Testimony

Testimony of Ed Lazere, Executive Director, DC Fiscal Policy Institute At the Public Hearing on Labor Relations and Retail Business District of Columbia Committee on Public Interest

PDF of this testimony

Chairman Mendelson and members of the Committee, thank you for the opportunity to speak today.  My name is Ed Lazere, and I am the executive director of the DC Fiscal Policy Institute.  DCFPI engages in research and public education on the fiscal and economic health of the District of Columbia, with a particular emphasis on policies that affect low‑ and moderate‑income residents. 

Today’s topic is important because it puts a spotlight on how well work really pays for DC families and what the District can do to help boost wages for DC lowest paid workers. 

A common perception is that families and individuals who have low incomes are not working.  This perception is not accurate.  Too often, work does not pay well for DC residents, leaving DC families and individuals in poverty and far below self-sufficiency levels.  Consider the following:

  • One of six DC workers has a “poverty level” wage, meaning they earn too little to lift a family of four above the poverty line even if they work full-time and year round.  The poverty line for a family of four is roughly $18,000.  The poverty wage is about $9.00 per hour.  This group of workers is likely to include many who are employed in retail sales.
  • More than half of all DC workers have wages that leave them below twice the poverty line.
  • Some 69 percent of families with children that are poor have one or more working adults.  (This applies to families in which the adults are not ill, disabled, or retired).  Some of these adults work full-time or close to it, while others work part-time.  Citywide, 28,000 residents, including 16,000 children, live in a working poor family.

This means that having a job ‘ even a full-time job ‘ is not enough to ensure that DC residents will be able to support themselves and their families adequately.  While wages are driven by market forces, DC policy makers can take steps to bolster earnings for lower-wage workers.

Making better use of DC’s economic development programs is a critical place to start.  The District spends a substantial amount of energy and resources on economic development but does not direct those resources to creating good jobs for DC residents.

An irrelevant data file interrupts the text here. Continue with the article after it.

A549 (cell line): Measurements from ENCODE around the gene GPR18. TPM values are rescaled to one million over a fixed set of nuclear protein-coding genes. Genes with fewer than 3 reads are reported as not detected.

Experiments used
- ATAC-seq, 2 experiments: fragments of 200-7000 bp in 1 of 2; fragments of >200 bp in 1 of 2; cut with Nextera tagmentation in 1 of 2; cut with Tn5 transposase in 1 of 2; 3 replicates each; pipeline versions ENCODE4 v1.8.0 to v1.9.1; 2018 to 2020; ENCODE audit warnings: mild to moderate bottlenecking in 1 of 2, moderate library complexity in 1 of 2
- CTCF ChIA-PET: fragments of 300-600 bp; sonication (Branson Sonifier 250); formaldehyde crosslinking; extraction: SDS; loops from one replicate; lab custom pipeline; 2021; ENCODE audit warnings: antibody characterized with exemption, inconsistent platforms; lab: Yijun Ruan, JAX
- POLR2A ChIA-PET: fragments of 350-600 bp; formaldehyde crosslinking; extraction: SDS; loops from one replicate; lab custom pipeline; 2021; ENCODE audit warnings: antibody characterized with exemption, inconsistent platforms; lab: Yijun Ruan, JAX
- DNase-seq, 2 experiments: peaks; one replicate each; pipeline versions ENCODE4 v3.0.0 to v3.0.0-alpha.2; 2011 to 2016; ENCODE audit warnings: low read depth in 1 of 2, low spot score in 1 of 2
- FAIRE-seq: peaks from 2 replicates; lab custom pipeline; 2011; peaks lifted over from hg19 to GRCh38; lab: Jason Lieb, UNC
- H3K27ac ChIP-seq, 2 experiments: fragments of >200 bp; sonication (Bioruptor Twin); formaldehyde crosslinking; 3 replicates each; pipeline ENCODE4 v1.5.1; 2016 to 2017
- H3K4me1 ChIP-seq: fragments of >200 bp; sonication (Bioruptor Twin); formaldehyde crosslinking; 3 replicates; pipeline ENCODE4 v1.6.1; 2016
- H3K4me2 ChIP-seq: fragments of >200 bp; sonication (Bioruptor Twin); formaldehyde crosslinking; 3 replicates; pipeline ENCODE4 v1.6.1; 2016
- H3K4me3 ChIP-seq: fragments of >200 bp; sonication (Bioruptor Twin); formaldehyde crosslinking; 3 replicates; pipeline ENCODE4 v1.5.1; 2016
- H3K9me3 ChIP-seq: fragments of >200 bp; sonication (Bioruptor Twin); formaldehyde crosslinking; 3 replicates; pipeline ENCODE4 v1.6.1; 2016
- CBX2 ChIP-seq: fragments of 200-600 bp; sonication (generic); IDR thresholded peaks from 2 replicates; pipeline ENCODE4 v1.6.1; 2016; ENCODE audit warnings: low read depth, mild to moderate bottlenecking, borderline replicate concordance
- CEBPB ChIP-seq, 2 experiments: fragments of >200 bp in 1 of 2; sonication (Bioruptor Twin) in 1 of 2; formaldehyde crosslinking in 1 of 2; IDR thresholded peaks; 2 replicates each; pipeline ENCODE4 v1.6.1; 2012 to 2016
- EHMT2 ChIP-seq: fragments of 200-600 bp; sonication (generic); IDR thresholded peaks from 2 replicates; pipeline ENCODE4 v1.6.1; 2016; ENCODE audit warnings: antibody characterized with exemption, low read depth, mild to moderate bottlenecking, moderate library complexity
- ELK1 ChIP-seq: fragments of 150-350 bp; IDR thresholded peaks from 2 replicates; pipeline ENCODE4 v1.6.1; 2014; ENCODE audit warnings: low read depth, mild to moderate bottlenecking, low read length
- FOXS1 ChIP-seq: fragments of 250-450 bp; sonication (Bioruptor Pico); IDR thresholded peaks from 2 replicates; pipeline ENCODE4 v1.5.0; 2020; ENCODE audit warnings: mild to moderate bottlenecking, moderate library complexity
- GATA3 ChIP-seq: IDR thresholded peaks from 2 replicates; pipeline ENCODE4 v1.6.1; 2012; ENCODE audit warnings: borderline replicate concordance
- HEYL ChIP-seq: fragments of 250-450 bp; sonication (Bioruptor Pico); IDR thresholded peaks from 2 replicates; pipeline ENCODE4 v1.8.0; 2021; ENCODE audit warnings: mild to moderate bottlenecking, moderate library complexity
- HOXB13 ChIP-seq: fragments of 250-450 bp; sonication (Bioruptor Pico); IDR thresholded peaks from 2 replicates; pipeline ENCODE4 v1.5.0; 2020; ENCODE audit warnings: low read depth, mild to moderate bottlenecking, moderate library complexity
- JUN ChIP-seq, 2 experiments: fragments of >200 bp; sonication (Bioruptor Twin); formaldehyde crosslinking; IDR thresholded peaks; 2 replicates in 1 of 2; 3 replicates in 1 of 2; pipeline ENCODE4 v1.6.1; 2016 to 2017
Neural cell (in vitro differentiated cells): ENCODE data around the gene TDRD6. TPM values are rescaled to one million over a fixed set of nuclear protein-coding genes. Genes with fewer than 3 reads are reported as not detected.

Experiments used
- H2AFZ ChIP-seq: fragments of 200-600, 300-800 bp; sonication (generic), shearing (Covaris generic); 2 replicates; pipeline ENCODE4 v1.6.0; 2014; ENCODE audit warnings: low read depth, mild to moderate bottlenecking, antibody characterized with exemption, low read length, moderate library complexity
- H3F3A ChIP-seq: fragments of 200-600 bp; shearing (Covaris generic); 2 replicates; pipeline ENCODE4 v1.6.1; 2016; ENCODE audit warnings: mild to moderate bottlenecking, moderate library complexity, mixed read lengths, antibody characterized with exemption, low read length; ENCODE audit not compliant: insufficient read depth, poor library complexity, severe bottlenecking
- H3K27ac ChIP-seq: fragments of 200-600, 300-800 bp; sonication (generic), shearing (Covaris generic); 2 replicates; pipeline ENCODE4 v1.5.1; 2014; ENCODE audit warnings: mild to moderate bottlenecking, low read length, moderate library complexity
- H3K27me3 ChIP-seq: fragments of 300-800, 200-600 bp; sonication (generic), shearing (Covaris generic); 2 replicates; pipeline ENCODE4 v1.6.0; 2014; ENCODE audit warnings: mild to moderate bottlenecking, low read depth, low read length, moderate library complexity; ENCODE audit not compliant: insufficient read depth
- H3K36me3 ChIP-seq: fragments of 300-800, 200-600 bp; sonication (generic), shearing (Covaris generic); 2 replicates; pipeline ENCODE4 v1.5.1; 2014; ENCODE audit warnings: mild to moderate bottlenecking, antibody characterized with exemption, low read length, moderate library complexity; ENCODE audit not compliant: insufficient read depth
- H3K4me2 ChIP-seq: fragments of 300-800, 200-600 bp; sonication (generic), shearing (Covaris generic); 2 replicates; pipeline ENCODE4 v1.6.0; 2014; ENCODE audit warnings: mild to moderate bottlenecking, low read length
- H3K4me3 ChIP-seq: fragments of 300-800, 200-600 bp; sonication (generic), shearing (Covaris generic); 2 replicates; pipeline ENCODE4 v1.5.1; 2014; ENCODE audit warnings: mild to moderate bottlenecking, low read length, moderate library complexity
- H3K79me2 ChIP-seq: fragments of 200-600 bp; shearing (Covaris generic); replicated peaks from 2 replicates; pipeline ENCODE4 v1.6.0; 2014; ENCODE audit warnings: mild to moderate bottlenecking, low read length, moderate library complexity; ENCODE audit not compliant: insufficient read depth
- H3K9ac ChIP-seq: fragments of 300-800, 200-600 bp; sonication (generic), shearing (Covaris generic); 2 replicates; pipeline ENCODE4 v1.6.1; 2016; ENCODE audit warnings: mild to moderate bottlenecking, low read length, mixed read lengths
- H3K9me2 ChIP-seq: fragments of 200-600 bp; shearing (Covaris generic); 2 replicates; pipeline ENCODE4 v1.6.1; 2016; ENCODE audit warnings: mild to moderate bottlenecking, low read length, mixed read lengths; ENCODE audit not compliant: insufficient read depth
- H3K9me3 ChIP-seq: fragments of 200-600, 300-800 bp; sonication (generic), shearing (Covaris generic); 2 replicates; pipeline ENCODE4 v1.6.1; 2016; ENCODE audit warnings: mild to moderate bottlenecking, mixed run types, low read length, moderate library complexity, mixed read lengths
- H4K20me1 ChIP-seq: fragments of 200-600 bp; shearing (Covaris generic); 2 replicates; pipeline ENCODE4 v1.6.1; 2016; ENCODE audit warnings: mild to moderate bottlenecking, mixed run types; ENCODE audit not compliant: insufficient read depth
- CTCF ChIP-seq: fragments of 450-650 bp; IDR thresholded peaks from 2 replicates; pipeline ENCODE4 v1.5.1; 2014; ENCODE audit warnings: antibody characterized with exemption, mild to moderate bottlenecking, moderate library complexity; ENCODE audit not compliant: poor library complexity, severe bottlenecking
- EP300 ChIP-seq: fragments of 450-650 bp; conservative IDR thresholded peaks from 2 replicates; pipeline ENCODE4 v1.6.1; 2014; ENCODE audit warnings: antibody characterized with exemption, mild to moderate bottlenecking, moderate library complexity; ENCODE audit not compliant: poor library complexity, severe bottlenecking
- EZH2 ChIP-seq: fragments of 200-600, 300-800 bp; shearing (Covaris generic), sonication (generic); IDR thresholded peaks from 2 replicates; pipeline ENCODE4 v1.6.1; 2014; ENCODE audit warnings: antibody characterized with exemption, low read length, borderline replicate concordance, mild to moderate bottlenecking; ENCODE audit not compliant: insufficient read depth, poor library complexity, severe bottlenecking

Perhaps the most important example of this is DC’s Tax Increment Financing Program.  Under TIF, subsidies are provided for private commercial developments, with the expectation that new t ax revenues generated by the completed project will pay off the subsidy.  DC has awarded nearly $300 million in TIF subsidies in the last five years, resulting in over $1 billion of new investments.  Yet DC’s TIF program has few standards to ensure that projects will benefit DC residents.  Developers are not required to create a specified number of jobs nor to pay specified wages and benefits.  This means that TIF can be used to support projects creating few jobs or poor-quality jobs.

Take, for example, the DC USA retail project in Columbia Heights, which will include a Target, Starbucks, and other retailers.  A substantial TIF subsidy was awarded earlier this year for that project.  The project will create over 1,000 jobs, but according to developers 94 percent will be low-wage retail clerk and security guard positions.  Starting wages at Starbucks are less than $8 an hour, and starting wages at Target probably are not much different.   While the DC USA will bring need retail to Columbia Heights, it also will result in more DC workers with poverty-level earnings.

There is a better alternative.  My organization is working with a coalition to improve DC’s TIF program, which must be reauthorized by the end of the year.  The coalition believes the District should use the powerful incentives and subsidies that TIF provides to create the following community benefits.

  • TIF subsidies should be targeted on developments in blighted neighborhoods where retail services and private investment are needed most.
  • Developers should be required to identify the number of jobs that will be created by the project.
  • TIF subsidies should only go to developments that will create jobs with living wages and benefits.
  • A portion of TIF subsidies should be used for apprenticeship or other job training services.
  • The TIF program should have a "clawback" provision that requires developers to pay back some or all of their subsidy if the job creation and job quality targets are not met.

Improving DC’s TIF program would be a major step toward using DC resources to generating the kinds of jobs District residents need.  Other steps include raising DC’s minimum wage, adopting a living wage for businesses that do work under contract with the DC government, preventing obstacles to union formation, and better enforcement of the existing apprenticeship and First Source hiring requirements.